Update: This launch has been postponed to 2019. The post will be updated as the launch time evolves. Such is the nature of rocket launches.
Blue Origin is planning to soon launch its New Shepard rocket on its tenth mission from the company’s Corn Ranch landing pad in West Texas. The vehicle will carry a bevy of NASA-sponsored payloads into suborbital space, where they will experience a few minutes of weightlessness before returning to Earth.
Founded by Jeff Bezos and backed by his personal wealth, Blue Origin is developing reusable rockets with the goal of lowering the cost of access to space. This flight will be the fourth for this particular New Shepard, and the company will again attempt to recover the booster.
Blue Origin last flew on July 18, when it tested a key safety mechanism for its future manned missions. After crossing the Kármán line that delineates outer space, the New Shepard vehicle successfully tested the ability of its crew capsule to perform a high-speed escape maneuver in the event that its booster should run into trouble (such as bursting into flames).
This flight will similarly pop over the Kármán line, just over 100 kilometers above Earth.
One of the payloads that will cram in for this brief visit to microgravity is an experiment from the University of Central Florida that intends to analyze the behavior of dust particles in space. That experiment also flew just last week on Virgin Galactic’s rocket-powered spaceplane. The vehicle, SpaceShipTwo, carried two test pilots up on Virgin’s first crewed flight to dip its wings in space.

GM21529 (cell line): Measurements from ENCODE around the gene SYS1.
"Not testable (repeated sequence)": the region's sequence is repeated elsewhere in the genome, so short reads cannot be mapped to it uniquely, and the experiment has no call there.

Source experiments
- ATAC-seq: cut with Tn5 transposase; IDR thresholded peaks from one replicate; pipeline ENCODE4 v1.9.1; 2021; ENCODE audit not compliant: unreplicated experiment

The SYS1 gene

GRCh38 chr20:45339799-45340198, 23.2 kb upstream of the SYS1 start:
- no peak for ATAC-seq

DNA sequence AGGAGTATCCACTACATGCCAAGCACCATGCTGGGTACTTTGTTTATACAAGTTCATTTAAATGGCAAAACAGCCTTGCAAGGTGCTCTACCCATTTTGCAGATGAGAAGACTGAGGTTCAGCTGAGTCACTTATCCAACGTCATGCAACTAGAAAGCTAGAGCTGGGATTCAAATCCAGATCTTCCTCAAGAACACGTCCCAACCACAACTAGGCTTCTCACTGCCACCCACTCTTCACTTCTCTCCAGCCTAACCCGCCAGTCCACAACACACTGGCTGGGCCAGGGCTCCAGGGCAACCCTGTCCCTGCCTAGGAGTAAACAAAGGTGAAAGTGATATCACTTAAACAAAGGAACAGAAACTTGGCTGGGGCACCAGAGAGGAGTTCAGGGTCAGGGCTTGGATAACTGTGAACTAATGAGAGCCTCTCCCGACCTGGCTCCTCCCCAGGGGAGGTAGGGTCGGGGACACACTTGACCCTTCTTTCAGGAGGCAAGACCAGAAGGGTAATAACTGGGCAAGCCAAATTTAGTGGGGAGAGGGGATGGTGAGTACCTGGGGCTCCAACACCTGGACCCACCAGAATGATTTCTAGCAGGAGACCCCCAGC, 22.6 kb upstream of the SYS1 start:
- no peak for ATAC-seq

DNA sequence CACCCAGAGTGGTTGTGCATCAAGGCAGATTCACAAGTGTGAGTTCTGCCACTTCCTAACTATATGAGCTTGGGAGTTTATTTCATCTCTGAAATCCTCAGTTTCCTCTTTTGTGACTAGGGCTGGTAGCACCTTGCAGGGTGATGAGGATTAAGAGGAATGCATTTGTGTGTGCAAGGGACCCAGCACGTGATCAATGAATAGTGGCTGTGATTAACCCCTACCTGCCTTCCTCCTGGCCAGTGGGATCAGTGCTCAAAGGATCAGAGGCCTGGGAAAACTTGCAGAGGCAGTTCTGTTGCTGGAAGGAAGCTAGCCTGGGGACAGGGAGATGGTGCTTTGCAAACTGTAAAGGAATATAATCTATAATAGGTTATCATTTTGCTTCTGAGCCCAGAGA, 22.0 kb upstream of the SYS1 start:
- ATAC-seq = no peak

Between this Blue Origin flight and Virgin Galactic’s milestone, it’s been an eventful few weeks for the commercial space industry. Blue Origin and SpaceX originally both planned to launch on Tuesday, with SpaceX intending to send up a Falcon 9 rocket from Cape Canaveral carrying an Air Force GPS satellite. (It too was delayed.)
Blue Origin has yet to release a payload into orbit, and this flight is no different. But space has long been Jeff Bezos’ obsession. Both SpaceX and Blue Origin have aspirations of boosting humans’ presence in space, with outposts on Mars in Musk’s case and floating space colonies in Bezos’. He imagines mega-space stations holding a billion-plus people and hosting rivers and farmland alike. Speaking on stage in October at the WIRED25 conference, Bezos said “I’m hopeful that will happen in 2019. I was hopeful it would happen in 2018.”
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